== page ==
Wednesday, 19 July 2023

Former Dem Oregon Governor Freed Hundreds Of Inmates Early. Now One Is Reportedly ‘Person Of Interest’ In Deaths Of Four Young Women.

 Former Oregon Democratic Governor Kate Brown granted mass commutations to over 1,000 inmates during the COVID-19 pandemic. One of the men to whom she granted clemency is now reportedly a person of interest in the killings of four women murdered in 2023.

The 38-year-old man, whose clemency has now been revoked, is currently in custody at Snake River Correctional Institution in Ontario on charges apparently unrelated to the murders. When officers tried to arrest the 6’4”, 266-pound man, he tried to swim away in the Willamette River. According to Willamette Week, the attorney who who most recently represented the man no longer does so.

The man was given a “conditional commutation” on March 5, 2021, then released in July 2021, roughly 11 months earlier than his projected release date. He is being linked to the deaths of Kristin Smith, Charity Perry, Bridget Webster, and Ashley Real.

The man had been convicted of multiple felonies dating back to 2004; most recently in November 2019, when he pleaded guilty to burglary, unauthorized possession of a stolen vehicle, and injuring a police officer attempting to arrest him.

But after serving with other inmates fighting wildfires, his sentence along with roughly 40 other inmates was reduced by Brown.

On June 1, 2023, The Oregonian reported that six young women’s bodies had been found since mid-February: Smith, found in Southeast Portland; Joanna Speaks, found in Ridgefield, Washington; Charity Perry, found in east Multnomah County; an unidentified woman found in Lents; Bridget Webster, found in Polk County; and Ashley Real, found in Clackamas County.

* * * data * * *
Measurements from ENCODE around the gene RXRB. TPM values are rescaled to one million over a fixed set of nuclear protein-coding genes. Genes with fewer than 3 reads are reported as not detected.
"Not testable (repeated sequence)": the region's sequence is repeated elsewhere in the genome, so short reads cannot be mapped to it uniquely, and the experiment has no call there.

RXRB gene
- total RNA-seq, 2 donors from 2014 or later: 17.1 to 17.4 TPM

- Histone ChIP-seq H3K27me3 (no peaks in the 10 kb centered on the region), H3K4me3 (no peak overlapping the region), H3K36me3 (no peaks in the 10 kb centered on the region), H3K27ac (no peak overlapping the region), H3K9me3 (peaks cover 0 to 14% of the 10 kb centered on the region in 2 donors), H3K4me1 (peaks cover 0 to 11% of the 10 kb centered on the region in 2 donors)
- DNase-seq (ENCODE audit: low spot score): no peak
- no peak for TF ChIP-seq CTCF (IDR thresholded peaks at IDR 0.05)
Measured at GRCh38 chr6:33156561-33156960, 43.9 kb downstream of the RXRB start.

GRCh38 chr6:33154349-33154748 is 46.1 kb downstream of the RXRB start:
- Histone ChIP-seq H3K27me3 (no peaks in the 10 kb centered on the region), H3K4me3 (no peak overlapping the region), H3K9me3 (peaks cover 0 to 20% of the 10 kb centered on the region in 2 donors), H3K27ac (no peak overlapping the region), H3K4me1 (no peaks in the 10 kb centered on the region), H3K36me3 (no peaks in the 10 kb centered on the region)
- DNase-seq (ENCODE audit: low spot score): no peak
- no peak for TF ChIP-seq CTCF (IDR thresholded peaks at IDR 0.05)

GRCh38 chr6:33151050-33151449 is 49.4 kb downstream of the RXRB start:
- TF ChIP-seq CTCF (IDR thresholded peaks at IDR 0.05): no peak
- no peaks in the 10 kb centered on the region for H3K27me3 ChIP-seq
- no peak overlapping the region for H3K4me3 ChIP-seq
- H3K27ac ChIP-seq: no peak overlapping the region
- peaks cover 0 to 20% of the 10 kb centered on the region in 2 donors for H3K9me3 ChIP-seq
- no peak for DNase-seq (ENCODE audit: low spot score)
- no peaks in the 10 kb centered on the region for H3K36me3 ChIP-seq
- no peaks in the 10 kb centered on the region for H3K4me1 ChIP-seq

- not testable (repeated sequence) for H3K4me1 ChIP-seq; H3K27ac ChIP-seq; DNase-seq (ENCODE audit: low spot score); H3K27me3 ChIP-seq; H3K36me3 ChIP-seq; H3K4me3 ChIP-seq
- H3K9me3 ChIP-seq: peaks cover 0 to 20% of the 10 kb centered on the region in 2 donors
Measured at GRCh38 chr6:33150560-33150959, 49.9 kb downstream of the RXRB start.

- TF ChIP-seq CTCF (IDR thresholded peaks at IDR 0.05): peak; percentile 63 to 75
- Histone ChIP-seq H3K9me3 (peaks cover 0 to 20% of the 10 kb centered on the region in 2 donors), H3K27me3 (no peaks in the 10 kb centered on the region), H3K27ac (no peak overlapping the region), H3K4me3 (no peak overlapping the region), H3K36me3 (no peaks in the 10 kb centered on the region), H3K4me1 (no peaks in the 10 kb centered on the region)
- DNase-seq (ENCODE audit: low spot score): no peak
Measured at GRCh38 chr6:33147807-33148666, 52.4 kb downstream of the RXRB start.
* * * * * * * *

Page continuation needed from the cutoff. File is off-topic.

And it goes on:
Brown stated, “I’m absolutely horrified for the victims, their families, and all those who have experienced this loss.”

Brown, who spoke at Princeton University as part of a December 2022 panel titled, “Correcting Injustice: How Clemency Serves Justice and Strengthens Communities,” reduced the sentences of 912 nonviolent inmates who were at risk of contracting COVID and granted 130 pardons.

At the event, Princeton professor and former ACLU activist Udi Ofer boasted of Brown, “She has been and continues to be a trailblazer … according to an article by The Guardian, ‘Governor Kate Brown has granted more commutations and pardons than all of Oregon’s governors combined over the last 50 years,’ which is an incredible accomplishment.”

“Our criminal justice system is flawed, inequitable, and it’s certainly outdated,” Brown declared. “For me, this is truly — using a governor’s executive power to grant clemency — is truly an act of mercy. It is an incredibly useful tool to correct injustices in my state and in this country.”

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